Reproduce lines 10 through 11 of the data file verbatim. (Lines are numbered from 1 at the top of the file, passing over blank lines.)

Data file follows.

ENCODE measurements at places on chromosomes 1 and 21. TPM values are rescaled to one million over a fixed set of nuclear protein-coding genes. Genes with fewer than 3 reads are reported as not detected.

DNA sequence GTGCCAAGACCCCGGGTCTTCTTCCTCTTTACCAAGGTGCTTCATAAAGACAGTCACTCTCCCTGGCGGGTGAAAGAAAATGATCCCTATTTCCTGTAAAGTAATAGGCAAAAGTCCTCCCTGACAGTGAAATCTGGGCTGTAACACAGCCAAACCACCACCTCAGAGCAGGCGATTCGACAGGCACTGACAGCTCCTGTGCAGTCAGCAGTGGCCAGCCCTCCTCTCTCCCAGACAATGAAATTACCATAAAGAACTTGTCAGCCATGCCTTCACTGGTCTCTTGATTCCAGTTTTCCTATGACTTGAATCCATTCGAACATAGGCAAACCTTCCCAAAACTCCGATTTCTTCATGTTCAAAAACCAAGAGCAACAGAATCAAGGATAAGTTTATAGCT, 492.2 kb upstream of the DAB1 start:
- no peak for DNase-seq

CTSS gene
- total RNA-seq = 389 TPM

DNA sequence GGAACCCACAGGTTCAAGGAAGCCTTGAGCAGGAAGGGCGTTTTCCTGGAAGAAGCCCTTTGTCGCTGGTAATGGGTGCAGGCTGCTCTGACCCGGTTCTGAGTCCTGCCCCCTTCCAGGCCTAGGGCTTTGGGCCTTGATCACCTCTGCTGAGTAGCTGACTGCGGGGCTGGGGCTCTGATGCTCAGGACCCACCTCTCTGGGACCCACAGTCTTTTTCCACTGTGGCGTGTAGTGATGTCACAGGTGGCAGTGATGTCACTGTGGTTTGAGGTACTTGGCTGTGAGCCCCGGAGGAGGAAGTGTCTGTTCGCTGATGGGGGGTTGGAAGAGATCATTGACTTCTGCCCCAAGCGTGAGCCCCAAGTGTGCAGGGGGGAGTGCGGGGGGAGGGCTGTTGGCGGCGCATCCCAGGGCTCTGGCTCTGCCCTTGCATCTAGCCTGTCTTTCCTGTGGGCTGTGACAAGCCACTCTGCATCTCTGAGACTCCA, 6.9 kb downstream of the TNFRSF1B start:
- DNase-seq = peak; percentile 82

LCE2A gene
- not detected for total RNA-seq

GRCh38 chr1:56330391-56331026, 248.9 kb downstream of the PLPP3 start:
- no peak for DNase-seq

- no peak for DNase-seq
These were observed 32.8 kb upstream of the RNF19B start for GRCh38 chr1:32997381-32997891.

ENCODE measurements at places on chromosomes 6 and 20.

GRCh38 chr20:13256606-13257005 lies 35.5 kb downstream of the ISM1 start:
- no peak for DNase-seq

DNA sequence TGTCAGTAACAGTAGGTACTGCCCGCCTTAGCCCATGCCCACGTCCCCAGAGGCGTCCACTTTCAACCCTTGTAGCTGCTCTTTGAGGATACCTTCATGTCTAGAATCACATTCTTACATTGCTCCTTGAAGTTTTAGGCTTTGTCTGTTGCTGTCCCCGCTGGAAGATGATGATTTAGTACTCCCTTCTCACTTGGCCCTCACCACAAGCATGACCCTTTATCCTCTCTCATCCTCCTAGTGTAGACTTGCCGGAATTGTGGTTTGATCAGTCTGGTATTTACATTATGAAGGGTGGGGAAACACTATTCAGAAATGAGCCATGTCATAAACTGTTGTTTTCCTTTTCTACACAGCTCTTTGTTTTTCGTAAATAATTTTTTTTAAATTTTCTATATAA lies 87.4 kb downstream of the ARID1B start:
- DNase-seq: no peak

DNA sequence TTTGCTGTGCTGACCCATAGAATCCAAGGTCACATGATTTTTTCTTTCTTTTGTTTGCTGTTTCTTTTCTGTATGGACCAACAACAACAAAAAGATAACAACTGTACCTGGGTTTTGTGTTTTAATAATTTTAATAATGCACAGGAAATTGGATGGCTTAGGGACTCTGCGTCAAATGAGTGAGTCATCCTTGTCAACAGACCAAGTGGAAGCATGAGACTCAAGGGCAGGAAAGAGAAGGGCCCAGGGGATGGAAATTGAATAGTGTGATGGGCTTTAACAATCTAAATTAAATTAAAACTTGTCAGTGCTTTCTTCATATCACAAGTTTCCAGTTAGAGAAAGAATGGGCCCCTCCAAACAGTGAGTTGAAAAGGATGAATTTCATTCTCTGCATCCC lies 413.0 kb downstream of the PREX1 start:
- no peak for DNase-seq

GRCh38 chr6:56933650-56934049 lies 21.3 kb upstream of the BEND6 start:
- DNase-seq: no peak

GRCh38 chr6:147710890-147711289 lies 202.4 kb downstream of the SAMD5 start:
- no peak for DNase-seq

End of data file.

GRCh38 chr1:56330391-56331026, 248.9 kb downstream of the PLPP3 start:
- no peak for DNase-seq